April 30, 2009

Canada assures pork safe amid swine flu cases

Canada's pork is safe despite the outbreak of swine influenza in humans, Trade Minister Stockwell Day and Agriculture and Agri-Food Minister Gerry Ritz said Wednesday (April 29) in a joint statement.

Canada has 19 confirmed human cases of swine flu, the Health Ministry said Wednesday.

"We want to reassure Canadians that human swine influenza cannot be contracted through eating pork or pork products," Day said in the statement. Officials from the World Health Organization, the World Organization for Animal Health and other groups have repeatedly stated properly cooked pork is safe to eat. To date, the virus, also known as H1N1, has not been found in pigs.

Both ministers noted that surveillance for swine influenza in pigs in Canada occurs on an ongoing basis across the country.

They added that, as an added precaution, the Canadian Food Inspection Agency and the provincial and territorial authorities were working with producers and veterinarians to ensure the highest levels of biosecurity and to enhance monitoring activities.

"We know this is a difficult situation for Canadian pork producers, but they can be confident that the government will stand with them and give them the support they need," the ministers said in the statement.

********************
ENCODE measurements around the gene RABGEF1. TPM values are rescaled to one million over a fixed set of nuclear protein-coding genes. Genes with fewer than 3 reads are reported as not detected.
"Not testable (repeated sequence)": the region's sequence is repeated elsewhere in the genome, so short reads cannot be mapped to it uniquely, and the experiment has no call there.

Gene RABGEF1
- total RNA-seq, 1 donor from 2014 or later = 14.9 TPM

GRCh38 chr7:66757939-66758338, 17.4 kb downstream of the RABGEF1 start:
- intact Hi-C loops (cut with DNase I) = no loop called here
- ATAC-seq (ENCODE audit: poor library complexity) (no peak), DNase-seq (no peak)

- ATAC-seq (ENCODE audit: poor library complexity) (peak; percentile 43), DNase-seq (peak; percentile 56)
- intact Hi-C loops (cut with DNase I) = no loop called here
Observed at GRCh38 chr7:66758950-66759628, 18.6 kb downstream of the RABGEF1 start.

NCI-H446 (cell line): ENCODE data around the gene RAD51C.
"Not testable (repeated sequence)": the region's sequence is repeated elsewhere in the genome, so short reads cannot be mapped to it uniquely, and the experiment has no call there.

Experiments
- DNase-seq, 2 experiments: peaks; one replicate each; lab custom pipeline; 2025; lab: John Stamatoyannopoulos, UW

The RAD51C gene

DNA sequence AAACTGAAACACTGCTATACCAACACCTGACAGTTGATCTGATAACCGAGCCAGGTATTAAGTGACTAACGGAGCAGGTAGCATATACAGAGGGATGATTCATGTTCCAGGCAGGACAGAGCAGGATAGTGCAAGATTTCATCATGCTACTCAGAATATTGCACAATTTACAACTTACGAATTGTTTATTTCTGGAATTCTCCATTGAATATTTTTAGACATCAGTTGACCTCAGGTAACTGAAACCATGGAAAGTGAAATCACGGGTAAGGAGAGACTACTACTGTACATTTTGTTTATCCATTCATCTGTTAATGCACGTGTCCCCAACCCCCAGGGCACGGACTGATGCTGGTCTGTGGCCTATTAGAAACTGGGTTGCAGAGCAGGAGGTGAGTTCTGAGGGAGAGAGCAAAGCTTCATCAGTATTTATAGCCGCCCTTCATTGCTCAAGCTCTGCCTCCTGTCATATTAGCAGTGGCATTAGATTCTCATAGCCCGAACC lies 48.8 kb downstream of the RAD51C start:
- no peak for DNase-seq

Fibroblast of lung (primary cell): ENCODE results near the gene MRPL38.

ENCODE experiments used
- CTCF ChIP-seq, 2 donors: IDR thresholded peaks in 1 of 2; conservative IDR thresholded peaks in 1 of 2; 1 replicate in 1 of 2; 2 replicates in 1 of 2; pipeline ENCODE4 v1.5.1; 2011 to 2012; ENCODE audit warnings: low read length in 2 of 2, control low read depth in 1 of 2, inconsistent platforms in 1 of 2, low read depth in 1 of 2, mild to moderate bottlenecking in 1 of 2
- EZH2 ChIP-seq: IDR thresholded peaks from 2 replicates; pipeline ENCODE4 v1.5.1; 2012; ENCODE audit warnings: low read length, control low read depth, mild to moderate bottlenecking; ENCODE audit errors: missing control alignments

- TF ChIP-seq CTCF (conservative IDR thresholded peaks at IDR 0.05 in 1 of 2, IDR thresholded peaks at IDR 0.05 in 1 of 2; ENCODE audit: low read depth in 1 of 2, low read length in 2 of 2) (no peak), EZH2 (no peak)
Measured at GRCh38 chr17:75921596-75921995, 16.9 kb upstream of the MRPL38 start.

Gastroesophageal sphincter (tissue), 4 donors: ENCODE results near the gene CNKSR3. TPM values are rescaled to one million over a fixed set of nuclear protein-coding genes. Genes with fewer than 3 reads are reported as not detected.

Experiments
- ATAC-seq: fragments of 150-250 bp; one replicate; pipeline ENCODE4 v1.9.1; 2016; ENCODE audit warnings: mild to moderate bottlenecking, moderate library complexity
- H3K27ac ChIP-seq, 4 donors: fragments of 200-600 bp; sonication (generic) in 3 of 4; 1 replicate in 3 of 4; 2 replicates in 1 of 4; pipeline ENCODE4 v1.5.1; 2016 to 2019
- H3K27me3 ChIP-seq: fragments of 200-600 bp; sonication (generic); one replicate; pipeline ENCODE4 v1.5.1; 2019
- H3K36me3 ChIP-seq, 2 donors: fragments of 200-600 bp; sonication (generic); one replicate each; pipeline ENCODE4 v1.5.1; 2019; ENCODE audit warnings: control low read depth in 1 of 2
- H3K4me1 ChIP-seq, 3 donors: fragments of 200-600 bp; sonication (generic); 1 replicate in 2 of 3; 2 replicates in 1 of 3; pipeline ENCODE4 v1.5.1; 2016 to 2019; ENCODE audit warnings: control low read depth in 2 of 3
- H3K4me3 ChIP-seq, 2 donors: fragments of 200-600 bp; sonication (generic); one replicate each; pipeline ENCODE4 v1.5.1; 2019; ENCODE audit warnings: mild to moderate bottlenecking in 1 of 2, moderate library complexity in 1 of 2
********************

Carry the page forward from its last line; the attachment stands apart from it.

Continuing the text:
Some countries have imposed a ban on North American pork and swine products, without scientifically justifiable evidence to support the actions, the ministers said.

"We urge these countries to base their decisions on sound science," they added. "In countries where an import ban is being considered or has been imposed, we are talking to the key agencies and officials to help them make an informed decision and recognize that Canadian pork is safe."

Both ministers vowed to continue monitoring the situation very closely.

In calendar year 2008, total Canadian pork exports were valued at C$2.7 billion, including nearly C$527 million worth of Canadian live swine exports.

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